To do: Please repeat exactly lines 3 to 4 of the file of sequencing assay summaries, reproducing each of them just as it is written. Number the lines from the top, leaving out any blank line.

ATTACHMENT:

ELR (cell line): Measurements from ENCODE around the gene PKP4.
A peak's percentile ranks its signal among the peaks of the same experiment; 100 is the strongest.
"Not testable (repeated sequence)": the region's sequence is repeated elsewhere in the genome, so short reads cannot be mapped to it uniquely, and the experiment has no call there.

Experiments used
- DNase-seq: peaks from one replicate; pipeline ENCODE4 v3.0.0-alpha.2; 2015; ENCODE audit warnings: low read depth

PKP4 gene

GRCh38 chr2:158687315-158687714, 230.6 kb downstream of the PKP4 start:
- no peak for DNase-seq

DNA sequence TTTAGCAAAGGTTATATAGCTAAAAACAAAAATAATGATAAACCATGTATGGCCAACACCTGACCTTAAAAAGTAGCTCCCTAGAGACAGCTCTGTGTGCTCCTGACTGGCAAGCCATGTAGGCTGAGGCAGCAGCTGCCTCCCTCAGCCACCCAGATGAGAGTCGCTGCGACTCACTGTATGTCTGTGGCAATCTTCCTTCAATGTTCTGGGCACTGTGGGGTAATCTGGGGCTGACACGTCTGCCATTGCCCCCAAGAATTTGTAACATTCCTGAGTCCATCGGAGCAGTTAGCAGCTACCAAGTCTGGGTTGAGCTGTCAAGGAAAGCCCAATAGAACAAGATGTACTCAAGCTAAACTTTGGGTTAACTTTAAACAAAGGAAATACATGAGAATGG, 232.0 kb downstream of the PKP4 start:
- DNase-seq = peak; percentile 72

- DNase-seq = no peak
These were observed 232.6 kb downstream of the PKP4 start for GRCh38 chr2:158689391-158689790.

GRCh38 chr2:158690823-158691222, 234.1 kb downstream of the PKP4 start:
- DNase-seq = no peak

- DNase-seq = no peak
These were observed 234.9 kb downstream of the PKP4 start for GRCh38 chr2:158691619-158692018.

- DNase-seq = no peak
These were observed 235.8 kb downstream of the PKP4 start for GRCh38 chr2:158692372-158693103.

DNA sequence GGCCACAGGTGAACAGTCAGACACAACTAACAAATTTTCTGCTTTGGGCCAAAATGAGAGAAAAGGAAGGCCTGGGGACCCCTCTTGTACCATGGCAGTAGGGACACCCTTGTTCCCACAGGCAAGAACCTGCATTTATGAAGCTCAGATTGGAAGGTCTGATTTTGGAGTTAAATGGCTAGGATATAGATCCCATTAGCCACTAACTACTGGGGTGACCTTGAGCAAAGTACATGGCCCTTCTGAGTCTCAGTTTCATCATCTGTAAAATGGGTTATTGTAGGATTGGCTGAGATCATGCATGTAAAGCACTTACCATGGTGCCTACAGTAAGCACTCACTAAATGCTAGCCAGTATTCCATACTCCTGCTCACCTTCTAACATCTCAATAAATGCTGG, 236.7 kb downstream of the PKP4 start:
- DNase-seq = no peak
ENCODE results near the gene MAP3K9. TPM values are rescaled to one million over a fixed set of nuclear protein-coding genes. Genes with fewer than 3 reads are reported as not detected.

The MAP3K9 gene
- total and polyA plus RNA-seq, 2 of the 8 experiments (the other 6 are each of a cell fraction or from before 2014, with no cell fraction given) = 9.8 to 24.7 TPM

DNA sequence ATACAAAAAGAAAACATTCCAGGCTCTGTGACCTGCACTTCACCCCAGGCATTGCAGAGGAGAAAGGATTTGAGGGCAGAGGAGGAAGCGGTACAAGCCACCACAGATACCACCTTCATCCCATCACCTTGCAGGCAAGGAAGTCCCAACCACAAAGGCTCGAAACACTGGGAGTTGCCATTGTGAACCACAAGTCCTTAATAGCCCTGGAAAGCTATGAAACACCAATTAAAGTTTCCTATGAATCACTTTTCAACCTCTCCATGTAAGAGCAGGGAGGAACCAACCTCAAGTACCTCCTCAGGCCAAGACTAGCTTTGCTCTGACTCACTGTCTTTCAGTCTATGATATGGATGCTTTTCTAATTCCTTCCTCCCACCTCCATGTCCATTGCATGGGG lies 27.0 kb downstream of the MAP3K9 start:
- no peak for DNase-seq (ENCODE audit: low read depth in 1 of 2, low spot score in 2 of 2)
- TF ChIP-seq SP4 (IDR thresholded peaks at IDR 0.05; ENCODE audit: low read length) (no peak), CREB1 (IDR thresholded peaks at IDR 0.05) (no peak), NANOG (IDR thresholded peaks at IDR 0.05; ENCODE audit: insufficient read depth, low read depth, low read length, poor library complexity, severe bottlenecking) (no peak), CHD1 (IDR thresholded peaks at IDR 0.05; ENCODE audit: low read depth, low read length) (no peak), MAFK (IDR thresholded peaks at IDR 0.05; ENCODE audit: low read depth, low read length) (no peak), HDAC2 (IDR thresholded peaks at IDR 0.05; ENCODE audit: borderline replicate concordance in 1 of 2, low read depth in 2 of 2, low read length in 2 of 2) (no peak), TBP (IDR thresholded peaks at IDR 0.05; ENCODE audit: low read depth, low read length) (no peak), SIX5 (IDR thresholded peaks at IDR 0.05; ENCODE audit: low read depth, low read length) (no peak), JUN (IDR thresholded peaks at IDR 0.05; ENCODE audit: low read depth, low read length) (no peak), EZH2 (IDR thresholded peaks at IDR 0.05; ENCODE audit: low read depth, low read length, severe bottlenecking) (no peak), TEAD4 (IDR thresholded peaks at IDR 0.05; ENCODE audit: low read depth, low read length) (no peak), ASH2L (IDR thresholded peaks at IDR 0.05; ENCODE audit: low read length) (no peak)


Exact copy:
"Not testable (repeated sequence)": the region's sequence is repeated elsewhere in the genome, so short reads cannot be mapped to it uniquely, and the experiment has no call there.

Experiments used